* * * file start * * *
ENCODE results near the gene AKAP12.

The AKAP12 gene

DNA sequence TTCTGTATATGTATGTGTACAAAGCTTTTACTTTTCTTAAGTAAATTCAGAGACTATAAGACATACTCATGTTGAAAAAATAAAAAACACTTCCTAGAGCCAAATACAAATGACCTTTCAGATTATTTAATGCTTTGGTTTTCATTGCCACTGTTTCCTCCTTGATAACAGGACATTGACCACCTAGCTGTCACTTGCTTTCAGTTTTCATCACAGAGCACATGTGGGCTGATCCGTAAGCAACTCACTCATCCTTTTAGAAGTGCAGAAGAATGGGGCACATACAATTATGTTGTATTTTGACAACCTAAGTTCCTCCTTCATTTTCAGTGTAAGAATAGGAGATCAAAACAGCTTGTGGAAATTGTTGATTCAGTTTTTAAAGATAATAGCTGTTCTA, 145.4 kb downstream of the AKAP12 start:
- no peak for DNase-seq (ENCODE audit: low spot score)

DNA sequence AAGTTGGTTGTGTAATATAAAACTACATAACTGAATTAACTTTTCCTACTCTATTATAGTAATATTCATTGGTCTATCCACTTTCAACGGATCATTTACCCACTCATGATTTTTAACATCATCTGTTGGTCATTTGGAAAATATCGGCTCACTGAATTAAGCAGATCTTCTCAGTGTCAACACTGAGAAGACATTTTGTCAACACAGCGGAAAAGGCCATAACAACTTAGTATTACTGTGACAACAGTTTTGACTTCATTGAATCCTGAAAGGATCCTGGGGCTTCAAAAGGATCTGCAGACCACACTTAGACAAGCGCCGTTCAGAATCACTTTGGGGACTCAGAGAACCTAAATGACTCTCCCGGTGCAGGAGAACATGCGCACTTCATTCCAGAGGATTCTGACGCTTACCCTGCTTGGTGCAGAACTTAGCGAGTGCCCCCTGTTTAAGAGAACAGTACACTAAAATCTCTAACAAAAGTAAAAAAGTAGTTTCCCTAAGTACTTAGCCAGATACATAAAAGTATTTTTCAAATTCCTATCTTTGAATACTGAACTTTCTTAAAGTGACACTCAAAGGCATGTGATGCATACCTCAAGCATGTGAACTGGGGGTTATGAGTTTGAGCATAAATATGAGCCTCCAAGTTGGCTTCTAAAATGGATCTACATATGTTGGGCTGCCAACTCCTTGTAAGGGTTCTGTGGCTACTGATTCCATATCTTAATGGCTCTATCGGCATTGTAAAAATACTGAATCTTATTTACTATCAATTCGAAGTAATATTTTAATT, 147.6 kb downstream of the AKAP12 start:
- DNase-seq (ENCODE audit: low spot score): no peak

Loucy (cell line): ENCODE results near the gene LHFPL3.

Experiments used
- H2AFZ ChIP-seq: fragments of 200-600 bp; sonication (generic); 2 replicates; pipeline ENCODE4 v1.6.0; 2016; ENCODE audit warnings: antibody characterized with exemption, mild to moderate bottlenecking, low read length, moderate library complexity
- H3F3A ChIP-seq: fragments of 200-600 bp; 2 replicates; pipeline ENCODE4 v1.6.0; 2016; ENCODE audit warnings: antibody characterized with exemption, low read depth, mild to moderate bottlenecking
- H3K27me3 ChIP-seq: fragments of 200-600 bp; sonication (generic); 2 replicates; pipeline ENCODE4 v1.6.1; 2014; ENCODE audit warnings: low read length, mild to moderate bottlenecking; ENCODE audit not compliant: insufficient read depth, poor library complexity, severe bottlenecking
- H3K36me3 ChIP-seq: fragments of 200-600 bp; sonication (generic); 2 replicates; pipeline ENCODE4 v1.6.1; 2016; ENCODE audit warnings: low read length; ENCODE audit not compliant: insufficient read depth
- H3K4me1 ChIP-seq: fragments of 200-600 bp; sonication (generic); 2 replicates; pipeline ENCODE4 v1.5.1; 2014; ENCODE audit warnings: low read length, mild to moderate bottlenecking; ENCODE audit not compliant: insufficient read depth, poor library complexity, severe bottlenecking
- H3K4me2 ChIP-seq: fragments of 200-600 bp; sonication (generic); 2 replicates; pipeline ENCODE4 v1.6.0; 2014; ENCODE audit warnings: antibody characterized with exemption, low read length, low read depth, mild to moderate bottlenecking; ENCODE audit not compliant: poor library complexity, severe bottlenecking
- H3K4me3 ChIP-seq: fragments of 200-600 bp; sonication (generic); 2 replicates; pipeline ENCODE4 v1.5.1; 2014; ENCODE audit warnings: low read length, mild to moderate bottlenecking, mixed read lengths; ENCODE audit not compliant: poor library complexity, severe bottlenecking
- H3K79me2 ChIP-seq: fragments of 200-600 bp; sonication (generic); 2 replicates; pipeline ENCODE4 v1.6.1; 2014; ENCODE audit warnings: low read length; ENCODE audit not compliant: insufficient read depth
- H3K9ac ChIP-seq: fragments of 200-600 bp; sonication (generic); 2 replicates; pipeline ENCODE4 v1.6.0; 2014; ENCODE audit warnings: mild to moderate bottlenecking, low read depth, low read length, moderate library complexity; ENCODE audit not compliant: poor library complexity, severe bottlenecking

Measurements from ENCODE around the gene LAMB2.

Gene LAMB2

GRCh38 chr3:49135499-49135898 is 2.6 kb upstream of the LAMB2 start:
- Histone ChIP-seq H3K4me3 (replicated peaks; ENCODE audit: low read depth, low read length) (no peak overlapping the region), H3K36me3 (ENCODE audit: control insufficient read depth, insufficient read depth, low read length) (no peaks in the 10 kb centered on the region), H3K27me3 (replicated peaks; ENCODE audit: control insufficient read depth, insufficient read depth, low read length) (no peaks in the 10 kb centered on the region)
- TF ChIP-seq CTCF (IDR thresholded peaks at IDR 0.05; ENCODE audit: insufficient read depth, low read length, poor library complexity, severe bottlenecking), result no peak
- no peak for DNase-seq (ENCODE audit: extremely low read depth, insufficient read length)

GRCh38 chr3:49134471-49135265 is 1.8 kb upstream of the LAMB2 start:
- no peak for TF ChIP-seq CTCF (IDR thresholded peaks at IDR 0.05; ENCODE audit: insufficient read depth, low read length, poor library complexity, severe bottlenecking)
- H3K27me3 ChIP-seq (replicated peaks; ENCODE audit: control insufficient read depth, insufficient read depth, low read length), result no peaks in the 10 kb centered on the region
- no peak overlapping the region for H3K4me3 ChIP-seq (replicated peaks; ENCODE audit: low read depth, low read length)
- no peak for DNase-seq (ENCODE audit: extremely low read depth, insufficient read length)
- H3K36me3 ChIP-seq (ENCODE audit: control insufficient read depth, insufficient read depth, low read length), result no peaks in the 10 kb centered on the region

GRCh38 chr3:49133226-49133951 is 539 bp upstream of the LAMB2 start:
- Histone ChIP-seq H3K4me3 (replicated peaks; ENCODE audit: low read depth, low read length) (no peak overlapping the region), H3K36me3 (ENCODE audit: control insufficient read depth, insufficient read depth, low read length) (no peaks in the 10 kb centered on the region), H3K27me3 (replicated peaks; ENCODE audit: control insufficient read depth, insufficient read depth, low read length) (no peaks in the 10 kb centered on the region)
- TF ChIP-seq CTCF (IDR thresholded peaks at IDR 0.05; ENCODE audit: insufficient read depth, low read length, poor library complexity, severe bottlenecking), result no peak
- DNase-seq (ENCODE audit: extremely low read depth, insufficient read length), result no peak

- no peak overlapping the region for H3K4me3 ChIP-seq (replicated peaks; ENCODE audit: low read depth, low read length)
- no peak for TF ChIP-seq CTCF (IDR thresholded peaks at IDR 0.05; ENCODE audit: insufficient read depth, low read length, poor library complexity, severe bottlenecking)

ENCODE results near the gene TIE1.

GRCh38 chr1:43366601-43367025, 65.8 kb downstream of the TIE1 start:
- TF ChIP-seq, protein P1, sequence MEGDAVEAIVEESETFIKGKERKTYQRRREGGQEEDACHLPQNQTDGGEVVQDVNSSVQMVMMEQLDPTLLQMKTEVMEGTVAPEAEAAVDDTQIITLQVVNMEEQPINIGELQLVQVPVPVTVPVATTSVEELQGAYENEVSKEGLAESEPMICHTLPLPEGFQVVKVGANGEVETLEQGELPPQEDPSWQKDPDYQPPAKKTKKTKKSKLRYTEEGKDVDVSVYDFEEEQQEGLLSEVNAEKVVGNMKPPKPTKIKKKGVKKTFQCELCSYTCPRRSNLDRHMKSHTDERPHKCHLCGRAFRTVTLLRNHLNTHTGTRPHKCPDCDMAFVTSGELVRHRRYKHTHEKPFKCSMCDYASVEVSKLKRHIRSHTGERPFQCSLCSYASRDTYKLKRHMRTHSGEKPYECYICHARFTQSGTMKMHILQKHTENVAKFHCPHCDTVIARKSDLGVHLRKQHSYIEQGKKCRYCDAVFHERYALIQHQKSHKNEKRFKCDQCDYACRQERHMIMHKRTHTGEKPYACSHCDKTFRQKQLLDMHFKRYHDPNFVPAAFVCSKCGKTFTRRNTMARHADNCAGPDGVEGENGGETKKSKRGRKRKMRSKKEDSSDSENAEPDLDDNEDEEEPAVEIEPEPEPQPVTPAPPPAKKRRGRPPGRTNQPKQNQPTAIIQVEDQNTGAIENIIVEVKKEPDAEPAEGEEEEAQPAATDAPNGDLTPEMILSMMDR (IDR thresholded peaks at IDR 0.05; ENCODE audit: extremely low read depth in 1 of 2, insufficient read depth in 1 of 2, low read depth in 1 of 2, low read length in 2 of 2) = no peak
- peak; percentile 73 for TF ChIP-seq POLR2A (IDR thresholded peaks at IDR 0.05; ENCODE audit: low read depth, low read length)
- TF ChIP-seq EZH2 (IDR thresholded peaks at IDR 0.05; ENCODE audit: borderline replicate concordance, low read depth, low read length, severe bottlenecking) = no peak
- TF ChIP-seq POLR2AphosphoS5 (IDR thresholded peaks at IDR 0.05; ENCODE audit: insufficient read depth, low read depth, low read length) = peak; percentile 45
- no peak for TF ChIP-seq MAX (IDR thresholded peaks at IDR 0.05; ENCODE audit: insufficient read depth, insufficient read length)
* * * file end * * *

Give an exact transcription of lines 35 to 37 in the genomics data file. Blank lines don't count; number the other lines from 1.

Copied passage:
- no peak for TF ChIP-seq CTCF (IDR thresholded peaks at IDR 0.05; ENCODE audit: insufficient read depth, low read length, poor library complexity, severe bottlenecking)

ENCODE results near the gene TIE1.

GRCh38 chr1:43366601-43367025, 65.8 kb downstream of the TIE1 start: